Students compete for $50k in competition

The third annual GW Business Plan Competition kicked off last week, with revamped efforts to help students and community members create a business proposal for the chance to win a piece of a $50,000 cash prize pool.

The popular but selective competition began in 2009 and has given hundreds of undergraduate and graduate students the opportunity to present a business proposal for the possibility of an increasingly large cash prize.

“My philosophy is that we should try to improve the competition, every year,” John Rollins, the director of the contest and an entrepreneurship professor in the School of Business, said.

This year, Rollins said three aspects of the competition have changed.

“The most obvious thing is that we have additional funding, but part of that is specific only to undergraduate groups,” Rollins, who described himself as a “serial entrepreneur,” said.

Last year, the prize pool was only $30,000, and this year the increased pool will be used to raise the prize for first place to $25,000.

The monetary prize came from a public donation by Annette and Richard Scott, whose daughter graduated from the School of Business in 2005. Rollins said that for the first time one group of solely undergraduate students could also receive an additional $10,000 prize if selected as the top undergraduate competitors.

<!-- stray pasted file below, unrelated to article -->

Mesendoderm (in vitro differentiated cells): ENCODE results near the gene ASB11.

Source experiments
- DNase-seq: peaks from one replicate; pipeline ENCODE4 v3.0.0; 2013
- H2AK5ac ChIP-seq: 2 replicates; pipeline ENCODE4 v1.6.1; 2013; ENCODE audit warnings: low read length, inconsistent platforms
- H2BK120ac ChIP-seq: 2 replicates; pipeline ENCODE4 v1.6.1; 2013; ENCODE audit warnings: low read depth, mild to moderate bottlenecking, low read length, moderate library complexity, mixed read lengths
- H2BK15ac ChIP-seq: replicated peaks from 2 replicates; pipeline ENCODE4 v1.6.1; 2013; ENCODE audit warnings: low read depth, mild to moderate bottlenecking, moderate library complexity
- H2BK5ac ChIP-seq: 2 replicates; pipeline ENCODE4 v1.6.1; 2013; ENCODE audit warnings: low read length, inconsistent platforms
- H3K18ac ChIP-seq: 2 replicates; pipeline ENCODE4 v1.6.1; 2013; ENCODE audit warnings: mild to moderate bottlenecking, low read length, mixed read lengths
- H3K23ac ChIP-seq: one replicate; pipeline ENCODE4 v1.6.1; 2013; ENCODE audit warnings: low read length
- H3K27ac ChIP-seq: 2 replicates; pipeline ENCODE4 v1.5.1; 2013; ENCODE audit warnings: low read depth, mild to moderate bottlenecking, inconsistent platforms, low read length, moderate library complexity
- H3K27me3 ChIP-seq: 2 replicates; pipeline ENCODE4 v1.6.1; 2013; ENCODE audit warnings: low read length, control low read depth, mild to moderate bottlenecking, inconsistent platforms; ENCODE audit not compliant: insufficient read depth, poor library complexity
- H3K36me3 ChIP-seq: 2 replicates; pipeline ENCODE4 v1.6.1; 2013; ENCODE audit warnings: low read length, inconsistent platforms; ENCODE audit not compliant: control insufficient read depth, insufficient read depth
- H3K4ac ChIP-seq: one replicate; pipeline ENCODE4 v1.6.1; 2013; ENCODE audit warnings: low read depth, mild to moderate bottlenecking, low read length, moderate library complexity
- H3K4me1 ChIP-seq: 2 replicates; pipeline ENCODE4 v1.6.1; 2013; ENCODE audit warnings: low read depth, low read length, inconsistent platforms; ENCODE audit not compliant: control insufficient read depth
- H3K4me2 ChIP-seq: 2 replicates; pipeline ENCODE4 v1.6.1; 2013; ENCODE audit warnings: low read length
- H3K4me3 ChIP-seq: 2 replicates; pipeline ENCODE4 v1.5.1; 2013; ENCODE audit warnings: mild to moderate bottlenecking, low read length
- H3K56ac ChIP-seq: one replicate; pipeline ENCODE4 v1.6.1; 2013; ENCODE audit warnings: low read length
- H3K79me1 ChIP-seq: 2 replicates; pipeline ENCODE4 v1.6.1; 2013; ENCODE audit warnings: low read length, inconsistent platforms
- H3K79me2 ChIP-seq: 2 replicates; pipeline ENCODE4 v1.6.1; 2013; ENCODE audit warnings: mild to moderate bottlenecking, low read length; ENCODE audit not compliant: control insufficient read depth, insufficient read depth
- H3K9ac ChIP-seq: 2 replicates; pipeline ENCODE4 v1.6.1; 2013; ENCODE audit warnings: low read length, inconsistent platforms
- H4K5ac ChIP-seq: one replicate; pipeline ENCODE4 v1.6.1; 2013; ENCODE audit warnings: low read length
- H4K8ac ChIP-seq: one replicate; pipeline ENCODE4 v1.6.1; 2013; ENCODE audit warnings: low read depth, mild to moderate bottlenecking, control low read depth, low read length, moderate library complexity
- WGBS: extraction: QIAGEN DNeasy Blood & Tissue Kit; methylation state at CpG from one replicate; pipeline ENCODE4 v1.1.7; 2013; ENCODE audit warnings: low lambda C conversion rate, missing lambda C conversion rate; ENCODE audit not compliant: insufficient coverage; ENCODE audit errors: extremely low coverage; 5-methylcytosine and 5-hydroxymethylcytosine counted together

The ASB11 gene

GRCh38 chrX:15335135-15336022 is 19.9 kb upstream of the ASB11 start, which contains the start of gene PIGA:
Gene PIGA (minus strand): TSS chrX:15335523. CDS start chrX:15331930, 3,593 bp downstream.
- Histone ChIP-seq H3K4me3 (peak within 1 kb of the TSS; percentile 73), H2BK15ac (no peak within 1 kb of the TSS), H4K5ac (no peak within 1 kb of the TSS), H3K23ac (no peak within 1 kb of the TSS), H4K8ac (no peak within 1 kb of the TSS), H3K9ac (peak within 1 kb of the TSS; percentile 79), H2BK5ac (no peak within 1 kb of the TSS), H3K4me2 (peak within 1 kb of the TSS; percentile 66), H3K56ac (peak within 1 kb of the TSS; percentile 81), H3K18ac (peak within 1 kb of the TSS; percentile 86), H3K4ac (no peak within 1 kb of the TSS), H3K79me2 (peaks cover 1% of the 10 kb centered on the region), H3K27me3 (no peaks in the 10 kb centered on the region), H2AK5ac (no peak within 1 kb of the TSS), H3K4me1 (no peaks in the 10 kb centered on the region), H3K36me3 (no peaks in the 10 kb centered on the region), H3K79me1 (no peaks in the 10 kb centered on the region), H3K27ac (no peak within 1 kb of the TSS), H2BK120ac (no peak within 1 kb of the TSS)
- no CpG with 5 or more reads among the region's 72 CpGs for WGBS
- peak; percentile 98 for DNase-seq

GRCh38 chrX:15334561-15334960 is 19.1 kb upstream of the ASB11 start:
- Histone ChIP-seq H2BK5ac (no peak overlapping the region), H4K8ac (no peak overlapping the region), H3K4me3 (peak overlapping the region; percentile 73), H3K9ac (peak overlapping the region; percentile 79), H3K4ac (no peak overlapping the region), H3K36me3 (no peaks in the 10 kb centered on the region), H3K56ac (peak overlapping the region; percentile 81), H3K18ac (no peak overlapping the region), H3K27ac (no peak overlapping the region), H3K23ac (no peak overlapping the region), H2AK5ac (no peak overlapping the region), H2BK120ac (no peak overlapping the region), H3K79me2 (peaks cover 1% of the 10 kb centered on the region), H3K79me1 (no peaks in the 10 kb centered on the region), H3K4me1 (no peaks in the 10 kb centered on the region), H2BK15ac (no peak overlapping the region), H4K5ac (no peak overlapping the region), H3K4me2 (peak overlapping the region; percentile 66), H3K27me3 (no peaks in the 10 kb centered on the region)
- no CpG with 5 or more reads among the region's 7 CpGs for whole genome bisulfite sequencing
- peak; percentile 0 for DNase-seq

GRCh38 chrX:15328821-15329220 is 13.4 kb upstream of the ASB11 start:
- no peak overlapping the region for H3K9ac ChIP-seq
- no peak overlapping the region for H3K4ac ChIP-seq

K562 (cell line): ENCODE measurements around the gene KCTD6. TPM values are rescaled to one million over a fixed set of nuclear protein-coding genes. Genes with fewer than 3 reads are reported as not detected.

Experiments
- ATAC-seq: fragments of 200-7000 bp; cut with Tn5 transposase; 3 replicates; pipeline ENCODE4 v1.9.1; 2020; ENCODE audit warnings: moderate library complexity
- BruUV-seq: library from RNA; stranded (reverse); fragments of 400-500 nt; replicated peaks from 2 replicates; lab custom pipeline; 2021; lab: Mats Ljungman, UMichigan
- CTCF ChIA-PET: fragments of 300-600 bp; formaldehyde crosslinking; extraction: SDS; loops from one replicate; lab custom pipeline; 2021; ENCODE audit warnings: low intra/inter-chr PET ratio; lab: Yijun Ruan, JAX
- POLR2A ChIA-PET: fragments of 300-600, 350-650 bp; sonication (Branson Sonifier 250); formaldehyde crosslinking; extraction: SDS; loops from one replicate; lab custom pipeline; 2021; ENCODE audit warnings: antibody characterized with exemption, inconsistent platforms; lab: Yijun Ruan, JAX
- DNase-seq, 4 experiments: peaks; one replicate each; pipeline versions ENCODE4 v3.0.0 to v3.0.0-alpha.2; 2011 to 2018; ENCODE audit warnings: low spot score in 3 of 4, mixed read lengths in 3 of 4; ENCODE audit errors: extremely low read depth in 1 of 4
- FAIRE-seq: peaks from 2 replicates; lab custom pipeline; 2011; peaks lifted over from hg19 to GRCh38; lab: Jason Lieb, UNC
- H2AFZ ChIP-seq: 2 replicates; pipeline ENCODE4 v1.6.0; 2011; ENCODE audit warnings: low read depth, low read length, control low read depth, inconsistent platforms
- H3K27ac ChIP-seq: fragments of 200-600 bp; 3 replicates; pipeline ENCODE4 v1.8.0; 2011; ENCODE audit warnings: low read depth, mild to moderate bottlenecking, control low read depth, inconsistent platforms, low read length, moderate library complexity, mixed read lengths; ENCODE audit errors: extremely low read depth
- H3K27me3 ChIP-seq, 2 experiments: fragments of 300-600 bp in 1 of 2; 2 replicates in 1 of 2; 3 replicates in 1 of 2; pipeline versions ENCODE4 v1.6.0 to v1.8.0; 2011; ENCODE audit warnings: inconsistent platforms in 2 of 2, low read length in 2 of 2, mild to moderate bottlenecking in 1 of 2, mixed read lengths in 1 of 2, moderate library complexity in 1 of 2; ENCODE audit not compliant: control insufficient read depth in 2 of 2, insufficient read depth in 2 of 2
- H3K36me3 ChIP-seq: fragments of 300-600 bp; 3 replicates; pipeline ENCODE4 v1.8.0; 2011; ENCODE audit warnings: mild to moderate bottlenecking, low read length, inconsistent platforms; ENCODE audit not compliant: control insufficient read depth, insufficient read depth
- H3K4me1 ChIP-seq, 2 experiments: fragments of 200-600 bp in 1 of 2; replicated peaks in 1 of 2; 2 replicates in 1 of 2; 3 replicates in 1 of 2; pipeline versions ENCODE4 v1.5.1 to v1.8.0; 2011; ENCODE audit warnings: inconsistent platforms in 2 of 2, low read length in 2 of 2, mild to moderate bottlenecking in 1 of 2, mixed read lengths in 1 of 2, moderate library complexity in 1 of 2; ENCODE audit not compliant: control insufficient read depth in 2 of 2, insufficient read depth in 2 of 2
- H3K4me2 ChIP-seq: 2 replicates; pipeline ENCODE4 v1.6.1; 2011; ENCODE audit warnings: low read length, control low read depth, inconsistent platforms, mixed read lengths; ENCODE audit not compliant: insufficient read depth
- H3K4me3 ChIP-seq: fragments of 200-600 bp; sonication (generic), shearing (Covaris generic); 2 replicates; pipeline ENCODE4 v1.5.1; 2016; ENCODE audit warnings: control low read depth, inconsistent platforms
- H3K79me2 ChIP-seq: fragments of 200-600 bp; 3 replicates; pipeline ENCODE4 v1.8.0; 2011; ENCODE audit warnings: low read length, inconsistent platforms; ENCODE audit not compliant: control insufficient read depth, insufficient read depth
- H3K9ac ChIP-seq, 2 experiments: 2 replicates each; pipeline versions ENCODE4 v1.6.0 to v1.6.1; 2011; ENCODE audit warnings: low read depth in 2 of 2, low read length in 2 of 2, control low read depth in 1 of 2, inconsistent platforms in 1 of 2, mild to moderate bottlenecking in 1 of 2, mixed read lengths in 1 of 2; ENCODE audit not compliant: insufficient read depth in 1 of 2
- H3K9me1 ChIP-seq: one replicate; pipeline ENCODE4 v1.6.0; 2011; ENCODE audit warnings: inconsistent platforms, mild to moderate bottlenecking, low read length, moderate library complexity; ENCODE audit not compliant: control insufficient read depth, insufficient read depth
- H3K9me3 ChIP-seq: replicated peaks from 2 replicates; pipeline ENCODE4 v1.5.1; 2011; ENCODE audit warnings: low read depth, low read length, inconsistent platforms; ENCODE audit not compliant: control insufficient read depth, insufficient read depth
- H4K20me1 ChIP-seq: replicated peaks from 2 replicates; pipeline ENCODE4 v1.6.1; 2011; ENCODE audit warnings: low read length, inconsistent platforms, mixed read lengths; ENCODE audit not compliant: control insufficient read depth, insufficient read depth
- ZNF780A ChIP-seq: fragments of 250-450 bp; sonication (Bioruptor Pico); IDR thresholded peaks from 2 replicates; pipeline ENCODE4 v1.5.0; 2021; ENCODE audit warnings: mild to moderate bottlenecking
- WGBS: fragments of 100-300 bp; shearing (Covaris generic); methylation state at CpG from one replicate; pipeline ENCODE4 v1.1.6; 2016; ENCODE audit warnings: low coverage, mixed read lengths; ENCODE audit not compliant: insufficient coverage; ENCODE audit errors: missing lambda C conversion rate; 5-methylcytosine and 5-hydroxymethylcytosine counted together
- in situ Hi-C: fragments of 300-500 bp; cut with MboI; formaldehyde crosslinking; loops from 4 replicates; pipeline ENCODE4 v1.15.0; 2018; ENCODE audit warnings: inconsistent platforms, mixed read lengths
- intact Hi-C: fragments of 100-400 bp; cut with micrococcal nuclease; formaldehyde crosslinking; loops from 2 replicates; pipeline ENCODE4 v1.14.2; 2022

“In our competition at GW, everyone competes in the same single pool against other participants,” Rollins said. “Undergraduates feel that they have a disadvantage, so this is a special little incentive for them.”

The organization has also created a series of ongoing workshops designed to help participants plan for each phase of the contest, and has gathered a group of alumni and entrepreneurs in the District to serve as mentors throughout the program.

“Believe me, when you’re a student who has never started a business before and you have the opportunity to work with an adult, that’s worth a million bucks,” Rollins said. “I had that opportunity when I was starting out 40 years ago as an entrepreneur.”

Last year’s winning group – which included former Master of Business Administration candidate David Mathison – created a system of online videos that educates underprivileged citizens on how to take care of themselves after leaving an emergency room, and was awarded $20,000.

“It’s exactly what our country needs now, with 80 percent of new jobs in this recession coming from entrepreneurs,” Rollins said of the competition.

The competition is open to students from every school within the University and will continue until April 16.

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